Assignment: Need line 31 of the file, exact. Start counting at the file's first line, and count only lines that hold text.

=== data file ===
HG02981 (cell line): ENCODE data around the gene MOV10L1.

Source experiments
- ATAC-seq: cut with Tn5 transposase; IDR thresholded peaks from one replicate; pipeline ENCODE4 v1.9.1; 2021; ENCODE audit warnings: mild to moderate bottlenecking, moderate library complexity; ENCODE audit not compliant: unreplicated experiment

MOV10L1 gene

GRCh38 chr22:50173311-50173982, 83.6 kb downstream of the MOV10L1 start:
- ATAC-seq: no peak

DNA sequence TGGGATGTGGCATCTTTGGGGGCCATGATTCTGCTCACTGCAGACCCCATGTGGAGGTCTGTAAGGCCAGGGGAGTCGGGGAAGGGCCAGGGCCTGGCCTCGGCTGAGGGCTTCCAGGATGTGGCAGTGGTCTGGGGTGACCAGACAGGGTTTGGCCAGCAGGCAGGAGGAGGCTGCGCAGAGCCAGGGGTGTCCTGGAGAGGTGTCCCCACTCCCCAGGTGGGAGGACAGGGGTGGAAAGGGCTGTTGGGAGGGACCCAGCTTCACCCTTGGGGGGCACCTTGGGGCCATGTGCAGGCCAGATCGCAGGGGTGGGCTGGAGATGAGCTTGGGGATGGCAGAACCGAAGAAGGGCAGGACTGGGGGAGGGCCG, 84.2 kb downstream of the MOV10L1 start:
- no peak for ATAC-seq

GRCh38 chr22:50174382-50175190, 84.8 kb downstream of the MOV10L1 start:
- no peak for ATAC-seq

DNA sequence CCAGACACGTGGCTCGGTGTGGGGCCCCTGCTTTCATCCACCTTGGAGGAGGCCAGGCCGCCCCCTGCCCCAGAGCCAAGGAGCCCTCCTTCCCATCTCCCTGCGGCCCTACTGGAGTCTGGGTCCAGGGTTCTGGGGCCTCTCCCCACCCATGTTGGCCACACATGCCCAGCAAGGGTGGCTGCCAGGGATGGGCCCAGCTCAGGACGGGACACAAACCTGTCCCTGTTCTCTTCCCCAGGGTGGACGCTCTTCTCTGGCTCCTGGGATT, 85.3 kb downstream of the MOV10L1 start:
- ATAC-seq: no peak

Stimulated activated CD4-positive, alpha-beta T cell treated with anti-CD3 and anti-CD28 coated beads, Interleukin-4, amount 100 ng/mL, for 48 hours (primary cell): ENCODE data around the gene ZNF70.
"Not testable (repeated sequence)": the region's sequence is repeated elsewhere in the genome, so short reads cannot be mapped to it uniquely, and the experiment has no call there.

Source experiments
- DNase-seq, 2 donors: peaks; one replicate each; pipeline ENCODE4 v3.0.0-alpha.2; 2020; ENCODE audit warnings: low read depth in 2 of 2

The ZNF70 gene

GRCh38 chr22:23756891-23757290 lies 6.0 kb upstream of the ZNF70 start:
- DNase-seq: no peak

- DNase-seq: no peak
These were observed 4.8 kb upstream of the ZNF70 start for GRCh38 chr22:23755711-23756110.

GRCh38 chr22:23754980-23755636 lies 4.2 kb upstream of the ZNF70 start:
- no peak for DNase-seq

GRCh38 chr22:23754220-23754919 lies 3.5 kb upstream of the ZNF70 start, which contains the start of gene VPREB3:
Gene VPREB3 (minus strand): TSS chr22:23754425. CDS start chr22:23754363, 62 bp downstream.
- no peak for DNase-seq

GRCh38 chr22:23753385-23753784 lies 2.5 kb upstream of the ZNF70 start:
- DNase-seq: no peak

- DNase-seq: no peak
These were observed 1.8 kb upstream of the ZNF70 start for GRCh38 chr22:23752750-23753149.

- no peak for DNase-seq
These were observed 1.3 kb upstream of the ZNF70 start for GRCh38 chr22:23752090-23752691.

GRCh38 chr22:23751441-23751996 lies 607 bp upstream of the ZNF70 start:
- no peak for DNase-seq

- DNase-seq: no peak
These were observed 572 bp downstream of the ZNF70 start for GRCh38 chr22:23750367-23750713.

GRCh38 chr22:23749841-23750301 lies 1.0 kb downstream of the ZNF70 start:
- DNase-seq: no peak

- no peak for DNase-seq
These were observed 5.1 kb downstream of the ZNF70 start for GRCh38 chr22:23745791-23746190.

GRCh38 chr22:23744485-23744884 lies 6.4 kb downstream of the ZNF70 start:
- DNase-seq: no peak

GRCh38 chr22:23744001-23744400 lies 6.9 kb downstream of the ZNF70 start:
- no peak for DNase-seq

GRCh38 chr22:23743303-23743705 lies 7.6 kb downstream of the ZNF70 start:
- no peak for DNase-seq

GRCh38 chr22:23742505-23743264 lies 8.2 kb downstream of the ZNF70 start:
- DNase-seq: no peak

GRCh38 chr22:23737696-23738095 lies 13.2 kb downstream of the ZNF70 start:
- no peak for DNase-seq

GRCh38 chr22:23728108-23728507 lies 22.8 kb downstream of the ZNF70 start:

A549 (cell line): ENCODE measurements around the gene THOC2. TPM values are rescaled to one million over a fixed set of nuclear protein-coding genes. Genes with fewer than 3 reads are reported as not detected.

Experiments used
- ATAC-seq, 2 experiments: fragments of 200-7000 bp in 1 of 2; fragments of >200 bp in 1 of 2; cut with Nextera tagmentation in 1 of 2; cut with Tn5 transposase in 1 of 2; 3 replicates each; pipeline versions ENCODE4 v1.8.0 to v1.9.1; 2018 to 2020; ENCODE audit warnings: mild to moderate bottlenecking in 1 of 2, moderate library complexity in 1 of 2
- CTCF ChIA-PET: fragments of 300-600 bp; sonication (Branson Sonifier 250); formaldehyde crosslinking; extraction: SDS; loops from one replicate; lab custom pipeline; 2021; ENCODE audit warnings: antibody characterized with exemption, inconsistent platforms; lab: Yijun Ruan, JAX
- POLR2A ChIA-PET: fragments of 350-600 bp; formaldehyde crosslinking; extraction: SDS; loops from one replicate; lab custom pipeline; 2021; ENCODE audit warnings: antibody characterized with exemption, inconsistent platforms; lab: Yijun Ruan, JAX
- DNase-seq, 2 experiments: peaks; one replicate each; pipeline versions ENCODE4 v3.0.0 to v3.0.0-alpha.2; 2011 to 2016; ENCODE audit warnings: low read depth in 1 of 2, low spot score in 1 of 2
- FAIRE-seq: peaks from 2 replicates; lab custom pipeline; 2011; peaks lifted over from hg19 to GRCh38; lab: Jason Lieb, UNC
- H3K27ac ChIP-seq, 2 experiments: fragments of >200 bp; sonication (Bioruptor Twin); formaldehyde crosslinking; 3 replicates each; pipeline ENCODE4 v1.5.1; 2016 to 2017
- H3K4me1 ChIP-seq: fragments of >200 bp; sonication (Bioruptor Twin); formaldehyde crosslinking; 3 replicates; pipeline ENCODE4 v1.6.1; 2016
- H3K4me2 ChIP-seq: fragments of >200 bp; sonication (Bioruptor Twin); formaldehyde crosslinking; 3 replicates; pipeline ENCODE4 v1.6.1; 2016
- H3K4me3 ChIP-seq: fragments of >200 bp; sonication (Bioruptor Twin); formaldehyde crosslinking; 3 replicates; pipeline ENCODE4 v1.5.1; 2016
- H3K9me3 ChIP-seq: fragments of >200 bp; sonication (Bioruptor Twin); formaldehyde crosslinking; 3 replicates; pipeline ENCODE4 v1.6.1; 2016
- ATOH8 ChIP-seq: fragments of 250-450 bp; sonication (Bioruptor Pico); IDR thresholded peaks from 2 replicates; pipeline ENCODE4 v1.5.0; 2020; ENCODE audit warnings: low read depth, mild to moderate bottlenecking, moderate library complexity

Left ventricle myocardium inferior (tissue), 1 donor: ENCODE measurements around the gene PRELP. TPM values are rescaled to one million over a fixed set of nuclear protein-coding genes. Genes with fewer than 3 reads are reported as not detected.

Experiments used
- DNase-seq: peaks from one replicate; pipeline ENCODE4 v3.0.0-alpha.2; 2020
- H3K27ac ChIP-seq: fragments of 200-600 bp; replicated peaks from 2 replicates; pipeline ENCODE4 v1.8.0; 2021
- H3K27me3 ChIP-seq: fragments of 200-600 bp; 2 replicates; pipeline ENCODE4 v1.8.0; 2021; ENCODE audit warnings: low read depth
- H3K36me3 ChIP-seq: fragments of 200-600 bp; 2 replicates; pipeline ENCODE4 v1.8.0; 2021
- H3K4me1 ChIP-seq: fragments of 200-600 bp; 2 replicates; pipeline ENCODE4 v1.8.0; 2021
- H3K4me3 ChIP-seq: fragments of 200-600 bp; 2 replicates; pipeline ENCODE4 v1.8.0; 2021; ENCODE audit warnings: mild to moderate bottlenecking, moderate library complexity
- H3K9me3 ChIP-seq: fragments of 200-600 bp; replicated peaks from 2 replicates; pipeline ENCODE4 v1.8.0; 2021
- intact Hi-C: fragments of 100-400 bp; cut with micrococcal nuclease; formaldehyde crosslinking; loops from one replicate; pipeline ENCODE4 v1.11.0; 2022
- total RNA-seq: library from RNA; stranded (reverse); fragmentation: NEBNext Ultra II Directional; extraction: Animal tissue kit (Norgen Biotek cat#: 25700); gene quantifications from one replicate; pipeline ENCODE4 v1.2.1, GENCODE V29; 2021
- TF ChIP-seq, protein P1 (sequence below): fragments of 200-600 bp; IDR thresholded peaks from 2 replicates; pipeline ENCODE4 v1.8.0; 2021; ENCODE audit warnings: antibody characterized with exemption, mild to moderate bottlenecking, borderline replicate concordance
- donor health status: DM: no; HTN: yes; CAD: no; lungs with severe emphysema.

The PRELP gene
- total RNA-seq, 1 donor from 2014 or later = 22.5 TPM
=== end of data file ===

- no peak for DNase-seq